II. Epidemiology

  1. Uncommon

III. Pathophysiology

  1. Abdominal Compartment Syndrome occurs when intraabdominal pressure (IAP) >20-25 mmHg
    1. Normal intraabdominal pressure is typically 5-7 mmHg
    2. Intraabdominal Hypertension is 12 mmHg or greater
    3. Pregnant patients and the morbidly obese may have intraabdominal pressures 10-15 mmHg
  2. Abdominal perfusion pressure (APP) = pMeanArterial - pIntraAbdominal
    1. where pMeanArterial is Mean arterial pressure (MAP)
    2. where pIntraAbdominal is Intraabdominal Pressure
    3. Abdominal perfusion pressure (APP) decreases when intraabdominal pressures rapidly rise
    4. Best outcomes occur when APP is maintained >60 mmHg
  3. Reduced abdominal perfusion pressure is associated with multiple extraabdominal adverse effects
    1. Decreased cardiac venous return
    2. Decreased renal perfusion
    3. Decreased diaphragm excursion
  4. Abdominal Compartment Syndrome is a diagnosis at the far end of the spectrum of decreased perfusion pressure
    1. Occurs when APP drops below adequate level (e.g. <60 mmHg)

IV. Causes

  1. Abdominal Trauma or hemoperitoneum
  2. Acute Pancreatitis
  3. Massive fluid third spacing (e.g. severe Burn Injury, multi-system Trauma, fluid Resuscitation)
  4. Massive Ascites
  5. Rapidly increasing free air
  6. Rapid bowel distention
  7. Retroperitoneal source (ruptured AAA, Pelvic Fracture with Hemorrhage)

VI. Signs

  1. General
    1. Critically ill appearing patient
  2. Abdomen
    1. Marked, firm, tense Abdominal Distention
    2. Mesenteric Ischemia
  3. Cardiopulmonary findings
    1. Hypotension, shock state (reduced Preload from IVC compression)
    2. Dyspnea and Hypoxia (reduced diaphragm excursion)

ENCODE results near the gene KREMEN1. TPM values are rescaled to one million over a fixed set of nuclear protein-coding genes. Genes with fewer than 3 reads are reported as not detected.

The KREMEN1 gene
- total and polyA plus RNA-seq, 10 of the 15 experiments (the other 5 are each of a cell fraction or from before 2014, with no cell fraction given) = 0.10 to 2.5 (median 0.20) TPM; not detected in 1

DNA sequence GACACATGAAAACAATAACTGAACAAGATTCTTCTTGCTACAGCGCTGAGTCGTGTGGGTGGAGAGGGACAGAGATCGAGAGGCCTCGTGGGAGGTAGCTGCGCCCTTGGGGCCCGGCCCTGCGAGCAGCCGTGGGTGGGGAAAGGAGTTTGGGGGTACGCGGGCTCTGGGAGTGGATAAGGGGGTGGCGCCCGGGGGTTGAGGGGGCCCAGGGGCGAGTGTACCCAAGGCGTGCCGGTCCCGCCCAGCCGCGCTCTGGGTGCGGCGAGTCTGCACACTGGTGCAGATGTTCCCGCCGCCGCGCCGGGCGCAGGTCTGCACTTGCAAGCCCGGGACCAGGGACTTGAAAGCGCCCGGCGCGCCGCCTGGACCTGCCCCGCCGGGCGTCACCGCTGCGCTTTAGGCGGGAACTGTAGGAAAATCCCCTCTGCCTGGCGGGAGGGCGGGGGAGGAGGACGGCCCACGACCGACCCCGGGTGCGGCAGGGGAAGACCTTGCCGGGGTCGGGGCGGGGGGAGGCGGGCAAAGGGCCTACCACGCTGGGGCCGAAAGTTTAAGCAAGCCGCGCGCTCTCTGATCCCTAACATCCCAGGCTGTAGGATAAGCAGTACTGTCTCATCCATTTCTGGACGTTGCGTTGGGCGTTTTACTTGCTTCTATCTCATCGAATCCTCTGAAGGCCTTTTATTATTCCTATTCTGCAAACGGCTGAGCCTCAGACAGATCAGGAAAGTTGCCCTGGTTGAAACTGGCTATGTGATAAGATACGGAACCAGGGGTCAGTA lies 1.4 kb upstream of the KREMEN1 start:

3. Tachycardia
    4. Peripheral Edema
  4. Renal findings
    1. Oliguria and Renal Failure (decreased renal perfusion)

VII. Diagnosis: Abdominal Compartment Pressure Measurement

  1. Insert Foley Catheter
    1. Drain the catheter and clamp the tubing
    2. Instill 25-60 cc sterile water into side port and clamp
  2. Pressure measurement
    1. Technique
      1. Patient lies supine
      2. Keep head and body in same position each time a measurement is obtained
      3. Perform measurement at end expiration
      4. Ensure Abdomen as relaxed as possible (adequate sedation and analgesia)
    2. Option 1
      1. Connect Foley Catheter to pressure transducer (via 18 gauge needle or needleless system)
      2. Connect pressure transducer to Arterial Line, zeroing to the level of the Bladder
      3. Unclamp foley after obtaining measurement
    3. Option 2
      1. Raise the Foley Catheter end vertically and unclamp
      2. Measure the distance (in cm) from Bladder level to the level of rising water in the catheter
      3. Each 1.36 cm H2O is equivalent to 1 mmHg (positive if >27.2 to 34 cm H2O)
    4. Interpretation
      1. Significant pressure consistent with Abdominal Compartment Syndrome: >=20 mmHg
      2. Compartment Pressure >=12 mmHg should be rechecked every 4 to 6 hours
      3. Compartment Pressure <10mmHg is unlikely to be Abdominal Compartment Syndrome
      4. Compartment Pressure may be inaccurate in neurogenic Bladder

VIII. Management

  1. Emergent surgical decompression with exploratory laparotomy
  2. General
    1. Avoid excessive fluid infusions which may worsen fluid third spacing
    2. Use adequate Analgesics and sedation (may help relax the abdominal wall)
  3. Ventilated patients will have falsely elevated plateau pressures
    1. Increase allowed Ventilator pressures to ensure adequate Tidal Volume
    2. Position in reverse Trendelenburg
  4. Temporizing measures while awaiting surgical management
    1. Nasogastric Tube
    2. Foley Catheter
    3. Large volume Paracentesis of Ascites may be attempted if significant surgery delay
    4. Escharotomy in a burn patient when indicated
    5. Veno-venous hemofiltration Dialysis

IX. Prognosis

  1. Mortality: >60%

X. References

  1. Jhun and Roepke in Herbert (2016) EM:Rap 16(1): 16-7
  2. Gestring in Sanfrey and Bulger (2015) UpToDate, Wolters-Kluwer, accessed 1/6/2016
  3. Swaminathan and Hope in Herbert (2019) EM:Rap 19(2): 3
  4. Weingart and Swaminathan (2023) Critical Care Mailbag: Abdominal Compartment Syndrome, EM:Rap, accessed 8/1/2023

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